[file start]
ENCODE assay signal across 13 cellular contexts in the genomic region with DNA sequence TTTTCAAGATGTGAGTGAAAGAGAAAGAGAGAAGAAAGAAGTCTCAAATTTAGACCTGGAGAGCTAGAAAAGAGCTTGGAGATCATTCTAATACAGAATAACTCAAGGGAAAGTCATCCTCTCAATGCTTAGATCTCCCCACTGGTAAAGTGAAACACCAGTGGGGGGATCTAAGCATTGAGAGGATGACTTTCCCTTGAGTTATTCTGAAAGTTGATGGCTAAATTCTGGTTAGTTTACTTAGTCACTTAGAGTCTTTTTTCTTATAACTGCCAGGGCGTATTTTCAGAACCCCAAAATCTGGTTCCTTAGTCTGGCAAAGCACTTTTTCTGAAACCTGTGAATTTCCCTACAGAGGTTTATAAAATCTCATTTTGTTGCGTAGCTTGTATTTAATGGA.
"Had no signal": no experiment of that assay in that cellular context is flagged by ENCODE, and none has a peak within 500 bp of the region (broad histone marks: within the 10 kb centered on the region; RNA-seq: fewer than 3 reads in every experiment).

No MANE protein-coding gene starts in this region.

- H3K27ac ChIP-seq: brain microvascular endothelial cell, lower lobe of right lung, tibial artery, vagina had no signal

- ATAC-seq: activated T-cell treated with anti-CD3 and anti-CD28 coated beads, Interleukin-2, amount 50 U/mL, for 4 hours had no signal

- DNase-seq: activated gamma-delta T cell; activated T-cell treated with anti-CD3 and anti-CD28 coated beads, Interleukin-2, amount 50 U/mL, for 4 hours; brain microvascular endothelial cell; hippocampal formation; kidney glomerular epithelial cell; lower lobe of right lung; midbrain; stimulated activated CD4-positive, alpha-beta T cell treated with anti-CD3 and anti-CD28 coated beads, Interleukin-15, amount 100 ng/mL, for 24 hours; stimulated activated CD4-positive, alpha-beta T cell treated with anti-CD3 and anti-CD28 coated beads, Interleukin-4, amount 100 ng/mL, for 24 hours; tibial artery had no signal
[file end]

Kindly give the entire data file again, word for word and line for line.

ENCODE assay signal across 13 cellular contexts in the genomic region with DNA sequence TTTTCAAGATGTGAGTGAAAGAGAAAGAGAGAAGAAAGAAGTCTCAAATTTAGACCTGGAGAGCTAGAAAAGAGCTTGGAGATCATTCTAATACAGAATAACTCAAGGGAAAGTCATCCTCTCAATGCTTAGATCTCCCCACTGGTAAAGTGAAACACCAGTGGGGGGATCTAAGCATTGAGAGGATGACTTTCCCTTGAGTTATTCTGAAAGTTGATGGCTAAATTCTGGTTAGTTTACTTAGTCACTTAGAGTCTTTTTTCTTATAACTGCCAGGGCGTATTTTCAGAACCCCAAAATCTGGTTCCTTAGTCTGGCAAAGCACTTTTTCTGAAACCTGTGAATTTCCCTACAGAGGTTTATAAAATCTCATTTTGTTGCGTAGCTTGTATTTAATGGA.
"Had no signal": no experiment of that assay in that cellular context is flagged by ENCODE, and none has a peak within 500 bp of the region (broad histone marks: within the 10 kb centered on the region; RNA-seq: fewer than 3 reads in every experiment).

No MANE protein-coding gene starts in this region.

- H3K27ac ChIP-seq: brain microvascular endothelial cell, lower lobe of right lung, tibial artery, vagina had no signal

- ATAC-seq: activated T-cell treated with anti-CD3 and anti-CD28 coated beads, Interleukin-2, amount 50 U/mL, for 4 hours had no signal

- DNase-seq: activated gamma-delta T cell; activated T-cell treated with anti-CD3 and anti-CD28 coated beads, Interleukin-2, amount 50 U/mL, for 4 hours; brain microvascular endothelial cell; hippocampal formation; kidney glomerular epithelial cell; lower lobe of right lung; midbrain; stimulated activated CD4-positive, alpha-beta T cell treated with anti-CD3 and anti-CD28 coated beads, Interleukin-15, amount 100 ng/mL, for 24 hours; stimulated activated CD4-positive, alpha-beta T cell treated with anti-CD3 and anti-CD28 coated beads, Interleukin-4, amount 100 ng/mL, for 24 hours; tibial artery had no signal